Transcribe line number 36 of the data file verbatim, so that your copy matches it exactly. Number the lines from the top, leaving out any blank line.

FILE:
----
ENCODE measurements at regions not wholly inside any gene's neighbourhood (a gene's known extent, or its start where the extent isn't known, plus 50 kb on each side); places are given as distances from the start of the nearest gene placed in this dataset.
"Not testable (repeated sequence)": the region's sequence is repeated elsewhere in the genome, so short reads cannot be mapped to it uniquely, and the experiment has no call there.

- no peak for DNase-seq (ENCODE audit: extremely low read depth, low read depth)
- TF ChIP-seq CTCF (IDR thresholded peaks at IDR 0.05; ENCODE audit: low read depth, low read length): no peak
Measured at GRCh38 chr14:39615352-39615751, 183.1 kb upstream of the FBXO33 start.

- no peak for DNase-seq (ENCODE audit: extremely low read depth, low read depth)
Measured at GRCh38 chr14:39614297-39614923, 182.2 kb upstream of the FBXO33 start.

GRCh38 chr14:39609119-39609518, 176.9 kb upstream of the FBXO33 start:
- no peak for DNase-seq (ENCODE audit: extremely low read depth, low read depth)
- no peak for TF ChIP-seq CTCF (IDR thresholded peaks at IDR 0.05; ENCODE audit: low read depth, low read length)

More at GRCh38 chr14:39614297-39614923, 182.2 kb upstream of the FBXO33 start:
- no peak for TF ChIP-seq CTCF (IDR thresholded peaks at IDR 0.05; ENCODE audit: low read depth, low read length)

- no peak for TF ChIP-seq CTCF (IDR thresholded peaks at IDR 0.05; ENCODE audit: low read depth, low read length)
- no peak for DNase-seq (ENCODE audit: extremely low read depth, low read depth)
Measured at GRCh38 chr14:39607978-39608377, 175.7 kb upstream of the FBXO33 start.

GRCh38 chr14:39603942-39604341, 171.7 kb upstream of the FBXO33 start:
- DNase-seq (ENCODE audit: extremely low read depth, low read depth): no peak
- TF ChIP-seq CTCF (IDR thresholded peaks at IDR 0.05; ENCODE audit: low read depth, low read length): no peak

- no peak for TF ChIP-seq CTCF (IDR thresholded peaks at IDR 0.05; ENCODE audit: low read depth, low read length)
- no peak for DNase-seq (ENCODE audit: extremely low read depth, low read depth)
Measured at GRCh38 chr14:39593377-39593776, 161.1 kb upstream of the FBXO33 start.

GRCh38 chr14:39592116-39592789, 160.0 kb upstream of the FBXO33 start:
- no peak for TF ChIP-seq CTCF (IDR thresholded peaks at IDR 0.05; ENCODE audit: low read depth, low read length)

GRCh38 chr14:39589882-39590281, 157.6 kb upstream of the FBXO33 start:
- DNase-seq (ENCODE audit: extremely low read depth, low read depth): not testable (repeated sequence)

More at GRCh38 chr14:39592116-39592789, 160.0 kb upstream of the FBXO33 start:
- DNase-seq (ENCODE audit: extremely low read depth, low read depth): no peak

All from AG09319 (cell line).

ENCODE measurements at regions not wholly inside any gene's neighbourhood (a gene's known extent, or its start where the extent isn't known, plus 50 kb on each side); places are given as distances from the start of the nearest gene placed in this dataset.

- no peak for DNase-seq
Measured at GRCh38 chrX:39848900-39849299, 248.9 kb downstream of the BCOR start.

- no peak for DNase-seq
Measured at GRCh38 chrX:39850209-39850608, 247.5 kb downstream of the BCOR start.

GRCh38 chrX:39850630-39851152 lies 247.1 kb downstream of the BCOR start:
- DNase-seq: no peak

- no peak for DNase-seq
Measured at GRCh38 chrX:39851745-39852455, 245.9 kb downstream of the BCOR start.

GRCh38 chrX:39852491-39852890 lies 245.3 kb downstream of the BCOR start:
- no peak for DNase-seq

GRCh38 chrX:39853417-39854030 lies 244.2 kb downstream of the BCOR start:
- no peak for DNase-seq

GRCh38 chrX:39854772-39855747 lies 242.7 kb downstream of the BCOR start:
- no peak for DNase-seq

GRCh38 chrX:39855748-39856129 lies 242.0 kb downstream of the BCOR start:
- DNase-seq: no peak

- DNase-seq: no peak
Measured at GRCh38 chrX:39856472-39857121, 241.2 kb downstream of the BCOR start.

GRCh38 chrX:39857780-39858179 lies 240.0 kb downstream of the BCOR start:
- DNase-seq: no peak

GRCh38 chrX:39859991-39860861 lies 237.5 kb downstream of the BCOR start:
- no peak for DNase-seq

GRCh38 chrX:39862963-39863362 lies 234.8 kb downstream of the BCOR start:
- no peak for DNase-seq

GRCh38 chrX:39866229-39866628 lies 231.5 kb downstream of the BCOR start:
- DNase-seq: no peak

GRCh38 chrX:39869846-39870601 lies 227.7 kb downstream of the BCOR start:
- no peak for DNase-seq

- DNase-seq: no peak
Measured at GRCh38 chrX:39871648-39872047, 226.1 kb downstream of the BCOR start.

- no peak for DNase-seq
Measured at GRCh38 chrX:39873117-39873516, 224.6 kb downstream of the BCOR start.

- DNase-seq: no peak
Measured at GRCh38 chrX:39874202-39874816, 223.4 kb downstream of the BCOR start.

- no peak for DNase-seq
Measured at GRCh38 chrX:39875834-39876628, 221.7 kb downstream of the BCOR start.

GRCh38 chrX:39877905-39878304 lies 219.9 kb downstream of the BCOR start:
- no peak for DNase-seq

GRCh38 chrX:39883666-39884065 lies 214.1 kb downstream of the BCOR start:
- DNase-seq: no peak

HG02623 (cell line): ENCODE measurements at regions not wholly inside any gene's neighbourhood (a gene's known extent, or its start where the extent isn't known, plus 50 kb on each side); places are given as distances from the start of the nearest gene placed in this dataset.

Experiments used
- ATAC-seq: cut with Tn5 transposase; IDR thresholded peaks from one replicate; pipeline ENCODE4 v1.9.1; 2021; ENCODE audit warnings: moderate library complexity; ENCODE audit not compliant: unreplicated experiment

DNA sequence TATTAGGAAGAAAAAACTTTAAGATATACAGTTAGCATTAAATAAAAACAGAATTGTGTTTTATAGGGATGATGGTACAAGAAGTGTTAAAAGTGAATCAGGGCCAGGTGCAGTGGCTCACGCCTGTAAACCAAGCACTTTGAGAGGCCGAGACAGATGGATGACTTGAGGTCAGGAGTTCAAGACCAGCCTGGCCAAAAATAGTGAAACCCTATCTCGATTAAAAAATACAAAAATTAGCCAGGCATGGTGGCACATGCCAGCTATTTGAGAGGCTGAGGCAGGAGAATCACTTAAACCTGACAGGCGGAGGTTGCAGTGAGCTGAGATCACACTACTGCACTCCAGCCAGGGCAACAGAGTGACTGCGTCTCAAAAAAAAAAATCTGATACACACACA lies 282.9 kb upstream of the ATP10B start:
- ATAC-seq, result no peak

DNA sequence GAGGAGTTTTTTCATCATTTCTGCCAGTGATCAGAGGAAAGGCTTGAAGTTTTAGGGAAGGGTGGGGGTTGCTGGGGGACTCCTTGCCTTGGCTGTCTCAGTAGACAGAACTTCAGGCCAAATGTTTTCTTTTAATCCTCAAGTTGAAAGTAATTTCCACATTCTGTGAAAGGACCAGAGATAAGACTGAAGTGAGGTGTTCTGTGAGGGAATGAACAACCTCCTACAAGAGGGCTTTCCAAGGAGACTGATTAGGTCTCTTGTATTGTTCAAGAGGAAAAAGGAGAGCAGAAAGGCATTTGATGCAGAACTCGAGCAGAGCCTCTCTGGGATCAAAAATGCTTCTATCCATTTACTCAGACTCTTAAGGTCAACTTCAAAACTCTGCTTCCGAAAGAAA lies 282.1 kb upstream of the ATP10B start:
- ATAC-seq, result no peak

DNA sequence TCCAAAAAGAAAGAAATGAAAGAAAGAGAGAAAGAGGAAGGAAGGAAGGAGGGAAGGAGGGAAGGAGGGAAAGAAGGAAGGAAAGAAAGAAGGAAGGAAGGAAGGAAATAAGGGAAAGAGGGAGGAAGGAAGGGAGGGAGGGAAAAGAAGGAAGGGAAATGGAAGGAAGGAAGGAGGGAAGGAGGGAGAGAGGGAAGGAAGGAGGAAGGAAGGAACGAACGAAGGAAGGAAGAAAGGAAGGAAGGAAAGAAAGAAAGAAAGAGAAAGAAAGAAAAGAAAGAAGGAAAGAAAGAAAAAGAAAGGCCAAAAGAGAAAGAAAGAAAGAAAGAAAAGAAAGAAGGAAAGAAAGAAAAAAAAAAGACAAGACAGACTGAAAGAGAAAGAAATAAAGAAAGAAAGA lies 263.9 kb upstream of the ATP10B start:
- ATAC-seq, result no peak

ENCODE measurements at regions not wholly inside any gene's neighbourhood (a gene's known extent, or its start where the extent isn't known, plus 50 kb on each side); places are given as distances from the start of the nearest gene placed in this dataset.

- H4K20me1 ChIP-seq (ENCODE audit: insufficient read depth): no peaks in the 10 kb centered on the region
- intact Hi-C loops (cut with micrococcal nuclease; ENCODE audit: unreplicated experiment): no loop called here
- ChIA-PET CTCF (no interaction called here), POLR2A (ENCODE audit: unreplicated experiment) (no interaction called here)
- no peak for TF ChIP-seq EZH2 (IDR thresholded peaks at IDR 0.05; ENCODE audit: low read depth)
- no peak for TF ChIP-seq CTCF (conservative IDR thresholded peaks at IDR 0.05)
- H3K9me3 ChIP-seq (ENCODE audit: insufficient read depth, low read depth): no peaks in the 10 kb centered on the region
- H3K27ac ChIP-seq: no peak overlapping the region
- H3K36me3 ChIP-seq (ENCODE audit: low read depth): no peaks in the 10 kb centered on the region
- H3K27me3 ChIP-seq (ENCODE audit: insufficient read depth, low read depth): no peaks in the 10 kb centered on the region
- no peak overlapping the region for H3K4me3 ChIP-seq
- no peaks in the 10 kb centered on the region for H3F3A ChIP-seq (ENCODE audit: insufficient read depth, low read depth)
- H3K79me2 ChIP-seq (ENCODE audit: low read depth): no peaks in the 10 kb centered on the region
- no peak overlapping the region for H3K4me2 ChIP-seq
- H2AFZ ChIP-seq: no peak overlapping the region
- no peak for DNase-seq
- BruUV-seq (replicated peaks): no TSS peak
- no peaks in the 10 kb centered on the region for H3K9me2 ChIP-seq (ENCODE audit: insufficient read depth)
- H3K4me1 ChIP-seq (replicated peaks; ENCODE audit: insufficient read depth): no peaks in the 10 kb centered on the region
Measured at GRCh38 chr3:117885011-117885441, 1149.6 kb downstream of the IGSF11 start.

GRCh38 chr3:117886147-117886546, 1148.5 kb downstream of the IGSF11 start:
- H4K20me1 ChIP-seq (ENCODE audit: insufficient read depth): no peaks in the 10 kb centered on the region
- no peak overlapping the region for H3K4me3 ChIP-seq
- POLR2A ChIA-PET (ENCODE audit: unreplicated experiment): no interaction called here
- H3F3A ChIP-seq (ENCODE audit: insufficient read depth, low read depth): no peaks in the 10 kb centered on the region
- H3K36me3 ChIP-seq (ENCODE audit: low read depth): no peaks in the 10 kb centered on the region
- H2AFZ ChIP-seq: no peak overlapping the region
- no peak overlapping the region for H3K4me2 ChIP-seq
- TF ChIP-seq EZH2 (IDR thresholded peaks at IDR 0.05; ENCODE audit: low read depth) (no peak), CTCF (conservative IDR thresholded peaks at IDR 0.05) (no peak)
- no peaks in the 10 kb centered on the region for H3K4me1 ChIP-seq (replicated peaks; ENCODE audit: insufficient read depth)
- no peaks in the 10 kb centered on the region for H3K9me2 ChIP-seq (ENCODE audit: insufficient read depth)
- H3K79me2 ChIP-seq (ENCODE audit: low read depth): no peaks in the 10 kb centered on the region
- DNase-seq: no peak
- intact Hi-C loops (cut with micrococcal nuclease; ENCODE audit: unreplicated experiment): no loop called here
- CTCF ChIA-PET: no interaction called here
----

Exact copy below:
- no peak for DNase-seq